Crocodile is just one of the many unusual wild game meats which are becoming more accessible around the world due to advances in transport methods and packaging techniques. While many of these wild games taste very similar to one another, crocodile is an altogether different eating experience. I can not compare the flavor to anything else I have ever tasted but was surprised by how delicate the burgers were when removed from the packaging. When they were served, they were tender to the point of quite literally melting in the mouth.
Succukent crocodile burgers are served on bread rolls with pineapple salsa and served with homemade sweet potato croquettes
Ingredients (Serves 2)
- 2 medium to large sweet potatoes
- 2 cloves of garlic (1 for sweet potato mash and 1 for pineapple salsa)
- 1 tablespoon freshly chopped cilantro for sweet potato mash and 1 teaspoon for pineapple salsa
- 2 rings of pineapple canned in own juice
- ½ small red onion
- 1 medium strength and size red chili
- Juice of half a lime
- ½ stick (2 ounces) butter
- White pepper
- 2 eggs
- ½ cup all purpose (plain) flour
- 1 cup breadcrumbs
- 4 crocodile burgers
- Vegetable oil for frying
- 4 soft bread rolls or burger buns
Peel the sweet potato and chop in to moderately large chunks. Add to a large pot of salted cold water and put the pot on to a high heat until the water starts to simmer. Reduce the heat and maintain a simmer for fifteen to twenty minutes until the sweet potato pieces are just softened.
While the sweet potato is simmering, you should prepare the pineapple salsa. This will allow plenty of time for the flavors to fully infuse. Finely dice the pineapple rings and peeled red onion half. Seed and finely chop the red chili.
Put the pineapple, red onion and chili in to a small stone or glass bowl. Squeeze in the lime juice. Peel the garlic clove and grate it in to the bowl with a small hand grater. Add the chopped cilantro, season with a little salt and stir well.
Cover the salsa with some plastic wrap and refrigerate until required.
Drain the sweet potatoes through a colander at your sink and return them to the empty pot. Leave them to sit for ten or even fifteen minutes to steam off and dry out. This is absolutely imperative as that steam represents moisture and if you don't get rid of it before mashing, the mash will be too wet to leave you any realistic chance of forming the croquettes.
When the steaming period has elapsed, add the butter to the pot and swirl the pot to melt it in what will still be the remaining residual heat. Mash with a hand masher. Add the tablespoon of cilantro and grate in the second peeled garlic clove. Season with a little white pepper, stir well and put the pot uncovered in to your fridge for two hours to further dry out and firm up the mixture.
When the sweet potato mash is chilled, it has to be quenelled in to croquette shapes. This is done with two similar spoons (I'm using dessert spoons) and the thirty second video immediately below demonstrates this process far better than it can be explained in the written word.
This quantity of mash should make around eight to ten croquettes. When the quenelles were formed, I carefully rounded them at both ends with the spoons to make them more cylindrical and evenly shaped. This will make for more even cooking later on. Put the plate of quenelles back in to the fridge for a further hour.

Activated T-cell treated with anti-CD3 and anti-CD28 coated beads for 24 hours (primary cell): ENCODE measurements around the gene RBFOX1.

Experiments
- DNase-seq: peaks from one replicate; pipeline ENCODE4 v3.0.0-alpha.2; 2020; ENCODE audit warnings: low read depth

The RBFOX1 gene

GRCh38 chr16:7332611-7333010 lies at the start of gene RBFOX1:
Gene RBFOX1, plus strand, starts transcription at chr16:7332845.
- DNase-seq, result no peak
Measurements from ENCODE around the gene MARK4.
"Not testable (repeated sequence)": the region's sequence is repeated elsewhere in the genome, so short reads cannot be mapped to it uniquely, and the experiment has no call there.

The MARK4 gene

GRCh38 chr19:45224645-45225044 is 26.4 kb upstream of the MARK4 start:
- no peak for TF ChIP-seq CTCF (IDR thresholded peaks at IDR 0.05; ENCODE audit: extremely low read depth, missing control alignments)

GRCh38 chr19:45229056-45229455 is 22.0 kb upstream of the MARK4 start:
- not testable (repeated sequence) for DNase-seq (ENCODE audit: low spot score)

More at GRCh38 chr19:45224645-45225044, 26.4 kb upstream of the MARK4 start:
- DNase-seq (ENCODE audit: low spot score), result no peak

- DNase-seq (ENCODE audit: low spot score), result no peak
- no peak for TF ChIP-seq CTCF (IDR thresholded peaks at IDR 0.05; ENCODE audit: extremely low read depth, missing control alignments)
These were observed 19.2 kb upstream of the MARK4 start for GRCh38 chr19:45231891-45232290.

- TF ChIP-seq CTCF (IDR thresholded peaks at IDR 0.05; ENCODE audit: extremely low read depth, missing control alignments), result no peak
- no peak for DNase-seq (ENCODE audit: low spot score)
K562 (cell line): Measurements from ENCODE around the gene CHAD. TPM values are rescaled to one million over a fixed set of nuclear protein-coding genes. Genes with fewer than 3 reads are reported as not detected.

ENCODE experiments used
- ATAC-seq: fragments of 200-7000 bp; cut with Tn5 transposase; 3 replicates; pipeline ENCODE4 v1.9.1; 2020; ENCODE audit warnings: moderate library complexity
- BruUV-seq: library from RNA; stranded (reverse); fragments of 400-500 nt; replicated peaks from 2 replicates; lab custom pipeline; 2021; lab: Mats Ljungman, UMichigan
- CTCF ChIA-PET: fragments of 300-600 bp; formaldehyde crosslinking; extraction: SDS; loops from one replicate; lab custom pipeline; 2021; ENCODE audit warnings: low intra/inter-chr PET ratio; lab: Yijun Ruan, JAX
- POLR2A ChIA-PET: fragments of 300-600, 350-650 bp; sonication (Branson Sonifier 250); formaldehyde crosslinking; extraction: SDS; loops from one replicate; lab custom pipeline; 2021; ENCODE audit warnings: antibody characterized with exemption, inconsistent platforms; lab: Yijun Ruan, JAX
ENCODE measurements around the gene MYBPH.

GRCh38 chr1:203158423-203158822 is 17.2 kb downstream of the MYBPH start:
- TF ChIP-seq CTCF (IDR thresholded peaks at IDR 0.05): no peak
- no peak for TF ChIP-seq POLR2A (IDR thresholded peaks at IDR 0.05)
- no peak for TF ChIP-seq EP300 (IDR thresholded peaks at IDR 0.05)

You will need three flat bottomed bowls in order to breadcrumb the quenelles. Break the eggs in to one and lightly beat with a fork until just combined. Put the flour and the breadcrumbs in to the other two bowls.
This process is a little bit awkward so it's advisable to take your time, especially if you're new to the procedure. What you have to do - using the same two spoons as used earlier - is firstly roll each quanelle in the flour, then the egg, then the breadcrumbs.
Lay each breaded croquette on a large plate in preparation for deep frying.
The crocodile burger packs gave a choice of cooking options but I thought they seemed so delicate, the least risk of them breaking up during cooking was represented by shallow frying them in a couple of small frying pans.
Pour a little oil in to a non-stick frying pan or pans and bring it up to a medium heat. Lay the burgers in the heated oil. The instructions on the packs was to fry for ten minutes, turning frequently. I wasn't happy with the way they looked after this time period and fried for fifteen minutes.
When the crocodile burgers are just about ready, put your deep fat fryer or a deep pan of oil on to reach a fairly high heat.
Lift the cooked burgers with a spatula to a heated plate and cover with aluminum foil to rest but keep warm.
If you are using a deep frying pan or a small deep fryer, you will need to fry the croquettes in two batches. It is important not to overfill the pan not only for safety reasons but because you will reduce the mean temperature of the oil and cause the croquettes to become soggy rather than crisp and crunchy on the outside and fluffy and soft in the middle. The easiest way to get the delicate croquettes in to the pan is to ease each one in turn on to a metal slotted spoon with an ordinary spoon before carefully depositing in the hot oil. Fry for three or four minutes, turning occasionally.
Lift the deep fried croquettes to a plate covered with kitchen paper to drain off for a couple of minutes.
Cut the rolls in half horizontally and lay two on each plate. Lay a rested crocodile burger on the bottom half of each roll.
Take the pineapple salsa from the fridge and add a couple of teaspoons to each burger.
Close the rolls over, add the desired number of croquettes to each plate and serve.